Huffington Post vs. scienceDecember 13, 2010
Although I read Huffington Post from time to time, I have a tendency to avoid the site because of its links to bad science and snake oil salesmen, ‘woo’ peddlers in the current parlance. I find a current example being proudly advertised today on their front page.
A study just published in The Journal of the American Medical Association by researchers from the University of California, Davis called “Mitochondrial Dysfunction in Autism” (i) discovered a profound and serious biological underpinning of autism — an acquired loss of the ability to produce energy in the cells, damage to mitochondria (the energy factories in your cells), and an increase in oxidative stress (the same chemical reaction that causes cars to rust, apples to turn brown, fat to become rancid, and skin to wrinkle). These disturbances in energy metabolism were not due to genetic mutations, which is often seen in mitochondrial problems, but a condition the children studied acquired in utero or after birth.
I would have to give this article the ‘well written’ weak praise that mom typically gives my letters to the editor. 🙂 I would call it that because the linkage the writer makes — between the JAMA paper on mitochondrial dysfunction and his claims about mercury, detoxification and allergens — is fabricated.
It’s not difficult to follow the writer’s link to the JAMA abstract, but it’s not as if everyone automatically checks every link embedded in an article…I wonder sometimes about the links I include, even, but at least there aren’t many. You might think, just from reading the HuffPost article, that the new JAMA study supports not only this mitochondrial thing, but his detoxification notions as well. Does it? Well, this is the stated conclusion.
Conclusion In this exploratory study, children with autism were more likely to have mitochondrial dysfunction, mtDNA overreplication, and mtDNA deletions than typically developing children.
And that’s it. The intro also mentions that no studies into this premise have been done, hence the ‘exploratory’ study. Suggesting a need for…more study. Is this what the HuffPost writer does with it? Of course not! He launches into a sales pitch.
The causes of mitochondrial dysfunction are well known, specifically as it relates to metabolism and the brain, and I have documented them in my books “UtraMetabolism” and “The UltraMind Solution.” They include environmental toxins (iv) — mercury, lead and persistent organic pollutants(v) — latent infections, gluten and allergens (which trigger inflammation) sugar and processed foods,(vi) a nutrient-depleted diet(vii) and nutritional deficiencies.(viii) These are all potentially treatable and reversible causes of mitochondrial dysfunction that have been clearly documented.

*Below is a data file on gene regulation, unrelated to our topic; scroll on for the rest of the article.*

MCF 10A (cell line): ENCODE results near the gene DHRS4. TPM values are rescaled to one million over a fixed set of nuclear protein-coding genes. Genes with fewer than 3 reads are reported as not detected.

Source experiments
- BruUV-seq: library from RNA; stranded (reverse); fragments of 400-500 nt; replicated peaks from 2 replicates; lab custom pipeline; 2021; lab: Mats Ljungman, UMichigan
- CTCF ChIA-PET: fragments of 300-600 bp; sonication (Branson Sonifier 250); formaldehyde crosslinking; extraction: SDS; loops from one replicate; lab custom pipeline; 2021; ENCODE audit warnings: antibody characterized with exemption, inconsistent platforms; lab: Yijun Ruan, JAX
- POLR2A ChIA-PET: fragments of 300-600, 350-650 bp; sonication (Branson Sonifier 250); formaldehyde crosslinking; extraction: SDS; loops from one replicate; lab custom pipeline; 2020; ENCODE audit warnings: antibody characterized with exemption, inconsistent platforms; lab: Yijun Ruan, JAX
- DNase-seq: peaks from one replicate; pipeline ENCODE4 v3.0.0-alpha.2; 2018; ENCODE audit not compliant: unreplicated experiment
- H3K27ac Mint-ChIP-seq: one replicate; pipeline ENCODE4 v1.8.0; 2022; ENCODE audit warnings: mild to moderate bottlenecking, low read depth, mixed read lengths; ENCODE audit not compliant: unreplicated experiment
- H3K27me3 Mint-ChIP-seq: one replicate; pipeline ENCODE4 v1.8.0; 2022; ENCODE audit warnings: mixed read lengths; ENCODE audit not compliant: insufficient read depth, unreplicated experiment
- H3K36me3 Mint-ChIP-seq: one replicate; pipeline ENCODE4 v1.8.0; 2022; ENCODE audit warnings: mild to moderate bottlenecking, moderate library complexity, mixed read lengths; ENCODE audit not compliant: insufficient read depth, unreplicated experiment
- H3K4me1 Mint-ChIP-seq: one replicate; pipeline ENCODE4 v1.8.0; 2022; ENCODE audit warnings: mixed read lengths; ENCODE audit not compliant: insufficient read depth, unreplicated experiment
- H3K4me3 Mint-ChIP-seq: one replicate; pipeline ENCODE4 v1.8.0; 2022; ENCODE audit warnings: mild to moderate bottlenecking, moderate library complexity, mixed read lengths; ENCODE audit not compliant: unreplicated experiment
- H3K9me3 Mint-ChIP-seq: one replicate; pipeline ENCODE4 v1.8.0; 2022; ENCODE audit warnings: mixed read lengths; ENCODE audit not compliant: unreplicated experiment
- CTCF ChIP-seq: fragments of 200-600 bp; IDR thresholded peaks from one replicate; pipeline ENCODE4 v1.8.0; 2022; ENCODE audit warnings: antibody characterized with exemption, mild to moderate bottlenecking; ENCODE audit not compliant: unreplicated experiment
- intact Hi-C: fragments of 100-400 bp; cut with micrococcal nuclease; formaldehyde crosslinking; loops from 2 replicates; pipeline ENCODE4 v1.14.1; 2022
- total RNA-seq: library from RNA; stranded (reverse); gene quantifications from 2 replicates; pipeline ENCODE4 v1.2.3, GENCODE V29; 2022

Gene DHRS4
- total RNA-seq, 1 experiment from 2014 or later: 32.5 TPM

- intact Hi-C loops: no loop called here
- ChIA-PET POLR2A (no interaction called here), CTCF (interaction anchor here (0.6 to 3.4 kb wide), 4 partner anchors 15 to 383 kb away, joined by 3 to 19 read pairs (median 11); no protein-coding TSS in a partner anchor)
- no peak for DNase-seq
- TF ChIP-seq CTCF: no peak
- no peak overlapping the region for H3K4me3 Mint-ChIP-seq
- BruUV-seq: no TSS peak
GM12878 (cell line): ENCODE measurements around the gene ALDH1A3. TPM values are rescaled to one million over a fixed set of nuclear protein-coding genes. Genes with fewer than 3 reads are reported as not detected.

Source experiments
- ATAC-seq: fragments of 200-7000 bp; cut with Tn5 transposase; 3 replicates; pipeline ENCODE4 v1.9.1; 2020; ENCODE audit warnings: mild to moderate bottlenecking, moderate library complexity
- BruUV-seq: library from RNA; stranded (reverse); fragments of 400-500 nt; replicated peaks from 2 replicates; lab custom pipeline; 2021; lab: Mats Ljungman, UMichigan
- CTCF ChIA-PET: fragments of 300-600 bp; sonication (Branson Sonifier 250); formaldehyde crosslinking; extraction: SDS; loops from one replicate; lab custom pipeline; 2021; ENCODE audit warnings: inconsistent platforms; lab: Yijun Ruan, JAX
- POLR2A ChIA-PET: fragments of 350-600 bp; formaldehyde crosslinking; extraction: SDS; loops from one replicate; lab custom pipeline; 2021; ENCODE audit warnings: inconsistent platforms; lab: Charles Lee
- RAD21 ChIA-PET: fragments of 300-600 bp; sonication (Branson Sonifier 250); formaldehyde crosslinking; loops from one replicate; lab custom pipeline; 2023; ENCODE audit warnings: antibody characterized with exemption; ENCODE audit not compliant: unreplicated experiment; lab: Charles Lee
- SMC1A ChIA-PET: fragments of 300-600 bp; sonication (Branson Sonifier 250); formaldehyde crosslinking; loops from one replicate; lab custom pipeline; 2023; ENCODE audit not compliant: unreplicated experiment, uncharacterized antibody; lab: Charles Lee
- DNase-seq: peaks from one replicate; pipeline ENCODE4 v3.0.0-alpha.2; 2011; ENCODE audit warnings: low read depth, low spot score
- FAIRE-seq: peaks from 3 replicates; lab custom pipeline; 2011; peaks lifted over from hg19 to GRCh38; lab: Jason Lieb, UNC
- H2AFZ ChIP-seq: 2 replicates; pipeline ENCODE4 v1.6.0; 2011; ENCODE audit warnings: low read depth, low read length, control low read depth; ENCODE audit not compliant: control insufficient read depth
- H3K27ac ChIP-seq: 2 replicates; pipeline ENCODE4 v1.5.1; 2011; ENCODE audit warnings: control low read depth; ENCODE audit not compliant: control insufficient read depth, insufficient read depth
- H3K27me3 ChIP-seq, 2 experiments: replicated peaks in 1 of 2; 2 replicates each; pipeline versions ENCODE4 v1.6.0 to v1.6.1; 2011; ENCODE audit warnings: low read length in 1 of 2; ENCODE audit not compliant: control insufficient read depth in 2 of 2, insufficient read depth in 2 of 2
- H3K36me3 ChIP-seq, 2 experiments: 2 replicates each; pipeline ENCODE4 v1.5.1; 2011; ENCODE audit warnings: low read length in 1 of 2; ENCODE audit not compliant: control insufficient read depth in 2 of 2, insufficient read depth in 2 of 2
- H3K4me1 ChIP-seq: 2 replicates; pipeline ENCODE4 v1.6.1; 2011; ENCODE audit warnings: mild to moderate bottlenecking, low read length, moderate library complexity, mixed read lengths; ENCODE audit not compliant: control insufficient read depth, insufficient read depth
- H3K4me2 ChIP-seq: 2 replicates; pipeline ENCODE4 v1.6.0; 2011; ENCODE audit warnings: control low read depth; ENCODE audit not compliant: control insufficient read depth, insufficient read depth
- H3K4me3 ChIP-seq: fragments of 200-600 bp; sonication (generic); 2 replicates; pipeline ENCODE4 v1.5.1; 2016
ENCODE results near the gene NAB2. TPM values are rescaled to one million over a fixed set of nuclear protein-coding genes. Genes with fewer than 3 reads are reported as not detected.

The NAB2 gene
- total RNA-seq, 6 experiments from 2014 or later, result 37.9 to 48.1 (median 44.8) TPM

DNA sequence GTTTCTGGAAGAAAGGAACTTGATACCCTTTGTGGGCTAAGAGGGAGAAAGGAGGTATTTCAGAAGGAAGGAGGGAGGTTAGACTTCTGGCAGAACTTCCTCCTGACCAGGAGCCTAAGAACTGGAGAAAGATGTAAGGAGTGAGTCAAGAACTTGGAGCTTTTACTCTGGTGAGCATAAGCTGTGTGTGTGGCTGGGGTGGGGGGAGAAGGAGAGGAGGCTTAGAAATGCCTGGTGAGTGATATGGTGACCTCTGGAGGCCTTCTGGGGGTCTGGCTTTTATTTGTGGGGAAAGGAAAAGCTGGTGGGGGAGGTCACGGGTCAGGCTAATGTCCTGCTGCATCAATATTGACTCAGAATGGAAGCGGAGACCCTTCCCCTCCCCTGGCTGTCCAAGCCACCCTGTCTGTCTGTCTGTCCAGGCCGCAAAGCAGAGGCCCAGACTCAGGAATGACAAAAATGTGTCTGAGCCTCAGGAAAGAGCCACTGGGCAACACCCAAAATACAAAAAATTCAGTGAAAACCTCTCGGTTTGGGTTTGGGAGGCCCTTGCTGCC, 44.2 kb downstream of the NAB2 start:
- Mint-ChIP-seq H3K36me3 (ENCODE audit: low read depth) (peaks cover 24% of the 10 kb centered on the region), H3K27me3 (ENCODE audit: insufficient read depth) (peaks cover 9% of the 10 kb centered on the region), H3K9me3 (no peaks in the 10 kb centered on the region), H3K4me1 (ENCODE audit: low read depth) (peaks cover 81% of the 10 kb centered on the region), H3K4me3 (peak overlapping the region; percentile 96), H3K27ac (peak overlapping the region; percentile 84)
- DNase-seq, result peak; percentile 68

I was tempted here to break the copied links, but I think they well represent the sales pitch: they’re advertising for his books, they’re directing you to his website, with a convenient store for his books, natch. The fact that he typoed his ‘UltraMetabolism’ book name just adds a bit of humor.
They’ll probably edit that out later today, when they find it.
The HuffPost writer, Dr. Mark Hyman or ‘Dr. Mark’ (of course) on his website, is apparently known in the skeptical community. It was not difficult for me to find a post about the fellow amongst the science blogs, with Respectful Insolence chiming in. ScienceBlogs is where Pharyngula can be found, and at least with me, the skepticism and documentation there has built a good reputation. The blogger in question, Orac, correctly identifies the book-selling, the woo-peddling, the weak science…and naturally, the persecution complex.
Perhaps it never occurred to Dr. Hyman that the reason his belief system is not taken seriously by autism scientists is because there’s no credible scientific evidence to support it. But, boy, oh, boy does Dr. Hyman have anecdotes. Actually, strike that. It’s not plural. He has a single anecdote, an “N of 1,” if you will.
So again, you might think from reading the latest offering on HuffPost that JAMA, a scientific journal with some degree of prestige as far as I know, has endorsed this ‘detofixication’ scheme. But even in the latest article you can see the doctor’s employment of a single anecdote. It is the same strategy that Orac wrote about last year.
Then there’s the very same structure to the story that we often see in alt-med testimonials. Rejected by conventional medicine. No hope. Then began the search, and, at the end, the savior is found and that savior is Dr. Hyman, who diligently subjected the child to a hole heapin’ helpin’ of woo. None of this “biomedical” woo was based on any clear science. In fact, it’s a hodge-podge–a grab bag, if you will–of remedies based on metabolic tests finding alleged gluten allergies, amino acid abnormalities, methylation abnormalities, various nutritional deficiencies.
This is why the Huffington Post article appears in a ‘Health’ section…because they have no ‘Science’ section. Because if they did, they might have to answer for the wild claims and the brisk trade in snake oil taking place there. Then again, it might just be taken over by the woo artists and abandoned, if the HuffPo editors and owners favor this sort of nonsense. Which, clearly, they do.
Liberalism is not a vaccine against foolishness. Even if it were, I guess the anti-vax types wouldn’t take it.